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How Lakmal became Sri Lanka's Mr Dependable

Suranga Lakmal rues a missed opportunity Getty Images

At the end of the Kolkata Test match, Suranga Lakmal won an award. Not Player of the Match, for which he was surely in the running, but [insert sponsor name] Bankable Player of the Match. It isn't an award that will live on forever in the ESPNcricinfo scorecard - sorry, Suranga - but it was, nonetheless, both well deserved and aptly named.

Over the last year or so, Sri Lanka have been able to bank on Lakmal. They know what they'll get with him. Since the start of their tour of South Africa last December, none of their fast bowlers has played in as many Tests as Lakmal. It is a reflection of his (relative) durability, at a time when being a Sri Lankan fast bowler has invariably meant being an injured Sri Lankan fast bowler, and of his consistency: in nine Tests in this period, he has taken 28 wickets at an average of 31.10, while giving away 2.90 per over. That economy rate is fairly standard in Test cricket, but it's relevant here because no other frontline Sri Lankan bowler in this period - not even Rangana Herath - has conceded less than three runs an over.

In these last nine Tests of his - he missed the home series against India in July-August with back spasms - Lakmal has grown into the bowler he had always threatened to become: accurate, persistent, and a proper menace when there is swing or seam available. Having feared for his Test future before the start of the 2016-17 South Africa tour - he began it with an average of 47.65 from 31 Tests - he came out of it with 12 wickets in three Tests, including a five-for in Port Elizabeth, and his confidence restored. He then played a key role in Sri Lanka's 2-0 series win against Pakistan in the UAE, with six wickets at 21.66, and at Eden Gardens did everything in his power to put Sri Lanka in a position to win a Test in India for the first time. That they did not was down to India's strength and resilience as a batting and bowling unit, and to deficiencies elsewhere in Sri Lanka's team.

Lakmal's upswing has coincided with a slight change in his action - he now bowls with a higher arm than before, which has allowed him to hit the seam with greater frequency. His performance in Kolkata was a clear reflection of this, particularly on the fifth morning when the sun was out and there was little of the cloud cover that had enabled him to swing the ball so dangerously in the first innings.

Instead, the threat to the batsmen now came from the cracks on the surface, which had opened up over the course of a sunny fourth day. Landing the ball on the seam accentuates the effect of cracks on the pitch, and Lakmal did so ball after ball.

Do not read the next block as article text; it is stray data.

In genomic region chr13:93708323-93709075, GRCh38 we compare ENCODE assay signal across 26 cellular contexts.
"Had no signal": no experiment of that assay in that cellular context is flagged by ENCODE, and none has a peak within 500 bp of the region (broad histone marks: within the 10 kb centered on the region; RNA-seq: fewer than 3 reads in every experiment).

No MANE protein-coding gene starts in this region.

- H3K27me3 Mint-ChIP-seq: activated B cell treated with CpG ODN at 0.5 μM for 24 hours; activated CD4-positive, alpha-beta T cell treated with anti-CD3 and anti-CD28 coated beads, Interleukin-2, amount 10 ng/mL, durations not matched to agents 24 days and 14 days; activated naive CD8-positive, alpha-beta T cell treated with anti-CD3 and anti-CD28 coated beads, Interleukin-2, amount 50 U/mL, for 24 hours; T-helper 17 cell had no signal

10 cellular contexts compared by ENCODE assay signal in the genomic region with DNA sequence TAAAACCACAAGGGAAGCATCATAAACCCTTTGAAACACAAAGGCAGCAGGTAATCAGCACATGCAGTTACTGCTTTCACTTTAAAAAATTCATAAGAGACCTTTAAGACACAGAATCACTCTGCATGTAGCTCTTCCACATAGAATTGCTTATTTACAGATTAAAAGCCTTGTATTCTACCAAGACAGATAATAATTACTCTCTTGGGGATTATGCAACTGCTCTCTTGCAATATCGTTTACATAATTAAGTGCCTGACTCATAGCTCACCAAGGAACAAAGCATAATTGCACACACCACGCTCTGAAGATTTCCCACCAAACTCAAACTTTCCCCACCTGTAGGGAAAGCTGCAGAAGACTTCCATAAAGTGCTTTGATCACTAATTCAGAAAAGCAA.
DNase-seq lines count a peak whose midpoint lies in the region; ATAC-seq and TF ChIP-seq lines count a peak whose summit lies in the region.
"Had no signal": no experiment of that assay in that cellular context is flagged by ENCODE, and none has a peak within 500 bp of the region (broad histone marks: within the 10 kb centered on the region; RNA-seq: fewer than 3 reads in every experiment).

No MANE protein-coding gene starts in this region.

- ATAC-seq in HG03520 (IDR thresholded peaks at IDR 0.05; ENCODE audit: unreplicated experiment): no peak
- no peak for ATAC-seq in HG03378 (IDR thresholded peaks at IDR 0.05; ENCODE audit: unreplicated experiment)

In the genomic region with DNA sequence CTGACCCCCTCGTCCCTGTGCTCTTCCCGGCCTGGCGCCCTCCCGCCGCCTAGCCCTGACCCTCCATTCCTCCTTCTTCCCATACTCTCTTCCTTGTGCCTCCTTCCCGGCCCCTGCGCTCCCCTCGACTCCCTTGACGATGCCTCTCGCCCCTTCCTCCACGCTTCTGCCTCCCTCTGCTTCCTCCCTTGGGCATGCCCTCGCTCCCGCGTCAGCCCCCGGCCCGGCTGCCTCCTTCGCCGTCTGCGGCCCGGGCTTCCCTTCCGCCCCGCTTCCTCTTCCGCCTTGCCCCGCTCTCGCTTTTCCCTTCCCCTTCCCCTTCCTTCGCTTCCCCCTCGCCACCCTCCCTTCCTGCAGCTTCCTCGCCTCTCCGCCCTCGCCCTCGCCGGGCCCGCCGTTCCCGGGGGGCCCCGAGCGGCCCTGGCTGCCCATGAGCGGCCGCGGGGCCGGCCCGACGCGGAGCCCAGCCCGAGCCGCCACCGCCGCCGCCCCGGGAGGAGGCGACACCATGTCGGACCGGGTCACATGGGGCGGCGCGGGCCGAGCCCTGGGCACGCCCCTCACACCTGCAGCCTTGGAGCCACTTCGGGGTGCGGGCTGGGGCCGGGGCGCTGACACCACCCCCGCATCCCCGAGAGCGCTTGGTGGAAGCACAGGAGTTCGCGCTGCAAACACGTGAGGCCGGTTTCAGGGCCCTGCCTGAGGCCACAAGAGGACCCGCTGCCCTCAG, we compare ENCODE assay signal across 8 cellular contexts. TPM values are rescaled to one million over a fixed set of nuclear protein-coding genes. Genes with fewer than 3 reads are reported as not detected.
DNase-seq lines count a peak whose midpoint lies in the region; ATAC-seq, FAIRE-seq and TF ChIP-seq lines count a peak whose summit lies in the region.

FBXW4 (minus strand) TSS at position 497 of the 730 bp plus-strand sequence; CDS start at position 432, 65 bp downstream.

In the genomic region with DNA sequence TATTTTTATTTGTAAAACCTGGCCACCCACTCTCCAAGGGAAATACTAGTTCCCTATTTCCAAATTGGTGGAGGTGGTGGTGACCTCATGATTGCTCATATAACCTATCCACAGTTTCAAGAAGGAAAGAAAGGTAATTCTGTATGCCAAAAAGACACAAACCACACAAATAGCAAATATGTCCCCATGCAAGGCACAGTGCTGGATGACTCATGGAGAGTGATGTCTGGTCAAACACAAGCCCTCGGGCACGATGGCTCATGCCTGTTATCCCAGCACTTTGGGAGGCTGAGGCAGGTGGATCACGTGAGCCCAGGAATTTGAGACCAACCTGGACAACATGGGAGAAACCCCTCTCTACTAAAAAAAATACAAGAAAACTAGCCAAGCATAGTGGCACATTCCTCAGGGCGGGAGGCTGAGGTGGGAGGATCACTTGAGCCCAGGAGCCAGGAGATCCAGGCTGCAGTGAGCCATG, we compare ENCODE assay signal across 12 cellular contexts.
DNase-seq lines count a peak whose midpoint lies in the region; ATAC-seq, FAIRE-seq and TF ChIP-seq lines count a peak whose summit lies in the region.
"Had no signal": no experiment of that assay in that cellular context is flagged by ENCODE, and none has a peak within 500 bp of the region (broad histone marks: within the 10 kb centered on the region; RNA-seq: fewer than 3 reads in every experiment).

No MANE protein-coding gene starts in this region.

In a riveting eight-over spell on the fifth morning, he sent back three high-quality batsmen, nipping one back to bowl KL Rahul through the gate, finding extra bounce to have Cheteshwar Pujara caught at backward point, and again finding inward movement from a perfect length to trap Ajinkya Rahane on the shuffle. In that time, India slipped from 192 for 1 to 213 for 4 - effectively 91 for 4 - and Lakmal, for the first time in his Test career, had picked up seven in a match.

In growing into a Test-match force over the last year or so, Lakmal has followed a trajectory similar to a couple of his contemporaries. Like Lakmal, Nuwan Pradeep, who has been rested from this India tour, has a career average in the 40s, but has picked up his performances of late, averaging 35.42 since the start of 2015. Dhammika Prasad averages just under 36 overall but took 53 wickets in 13 Tests at a world-class 26.41 between January 2014 and October 2015; since then, he has spent a long and frustrating time out of the side, battling persistent injuries.

It makes you wonder how good a pace attack Sri Lanka could have if all three - and the tall, fast and bouncy Dushmantha Chameera - were fully fit at the same time. It puts in perspective India's feat of ensuring that all their main fast bowlers, barring the odd niggle here and there, have remained fit through the last two years.

Sri Lanka, though, can only spend so much time envying their opponents. They have two more Tests left to play on this tour, two more Tests in conditions that should help the fast bowlers.

Two days before the second Test, the pitch at the VCA Stadium in Nagpur looked as green as the one in Eden Gardens. The soil here won't be the same as in Kolkata, and the overhead conditions are likely to be a lot warmer and drier, but there will still be help for the quicks. For Lakmal, it's another chance to keep landing that seam in just the right areas, and extend the upward trend of his career graph.